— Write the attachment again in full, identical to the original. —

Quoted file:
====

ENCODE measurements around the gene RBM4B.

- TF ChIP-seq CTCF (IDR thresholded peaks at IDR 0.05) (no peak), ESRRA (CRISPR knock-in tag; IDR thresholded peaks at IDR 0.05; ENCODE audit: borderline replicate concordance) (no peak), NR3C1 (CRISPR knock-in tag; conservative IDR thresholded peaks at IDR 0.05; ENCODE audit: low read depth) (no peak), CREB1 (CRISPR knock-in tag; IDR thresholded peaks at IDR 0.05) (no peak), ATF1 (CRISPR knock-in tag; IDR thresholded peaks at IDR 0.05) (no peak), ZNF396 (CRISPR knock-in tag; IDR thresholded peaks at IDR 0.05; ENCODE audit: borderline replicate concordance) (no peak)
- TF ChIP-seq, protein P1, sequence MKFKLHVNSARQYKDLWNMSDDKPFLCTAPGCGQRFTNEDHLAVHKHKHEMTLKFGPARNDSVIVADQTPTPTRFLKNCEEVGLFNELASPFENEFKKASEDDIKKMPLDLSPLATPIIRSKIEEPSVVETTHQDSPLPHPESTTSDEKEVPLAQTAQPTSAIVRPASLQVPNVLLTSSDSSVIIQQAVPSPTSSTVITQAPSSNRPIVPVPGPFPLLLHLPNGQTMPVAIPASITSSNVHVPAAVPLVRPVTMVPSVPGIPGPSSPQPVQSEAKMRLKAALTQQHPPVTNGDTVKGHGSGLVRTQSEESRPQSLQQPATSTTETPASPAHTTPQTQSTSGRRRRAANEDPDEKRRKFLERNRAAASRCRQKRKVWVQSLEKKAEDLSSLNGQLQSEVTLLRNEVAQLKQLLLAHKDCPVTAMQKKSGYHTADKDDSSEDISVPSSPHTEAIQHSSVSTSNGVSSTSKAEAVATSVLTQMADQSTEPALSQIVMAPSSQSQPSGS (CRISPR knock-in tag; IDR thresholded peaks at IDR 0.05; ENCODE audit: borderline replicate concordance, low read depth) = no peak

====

ENCODE measurements around the gene RBM4B.

- TF ChIP-seq CTCF (IDR thresholded peaks at IDR 0.05) (no peak), ESRRA (CRISPR knock-in tag; IDR thresholded peaks at IDR 0.05; ENCODE audit: borderline replicate concordance) (no peak), NR3C1 (CRISPR knock-in tag; conservative IDR thresholded peaks at IDR 0.05; ENCODE audit: low read depth) (no peak), CREB1 (CRISPR knock-in tag; IDR thresholded peaks at IDR 0.05) (no peak), ATF1 (CRISPR knock-in tag; IDR thresholded peaks at IDR 0.05) (no peak), ZNF396 (CRISPR knock-in tag; IDR thresholded peaks at IDR 0.05; ENCODE audit: borderline replicate concordance) (no peak)
- TF ChIP-seq, protein P1, sequence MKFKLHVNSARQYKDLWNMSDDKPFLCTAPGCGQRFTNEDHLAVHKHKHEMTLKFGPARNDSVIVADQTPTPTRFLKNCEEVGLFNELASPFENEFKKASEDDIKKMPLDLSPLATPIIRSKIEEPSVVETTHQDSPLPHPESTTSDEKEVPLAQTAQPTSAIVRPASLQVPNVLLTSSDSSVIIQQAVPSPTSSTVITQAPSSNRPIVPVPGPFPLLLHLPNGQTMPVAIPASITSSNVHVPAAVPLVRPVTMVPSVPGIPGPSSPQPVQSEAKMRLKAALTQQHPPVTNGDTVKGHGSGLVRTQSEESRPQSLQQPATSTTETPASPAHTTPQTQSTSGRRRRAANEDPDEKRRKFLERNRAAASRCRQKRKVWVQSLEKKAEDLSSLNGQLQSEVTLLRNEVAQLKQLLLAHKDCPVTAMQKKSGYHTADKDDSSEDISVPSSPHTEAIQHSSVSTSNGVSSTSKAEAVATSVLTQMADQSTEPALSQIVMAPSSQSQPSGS (CRISPR knock-in tag; IDR thresholded peaks at IDR 0.05; ENCODE audit: borderline replicate concordance, low read depth) = no peak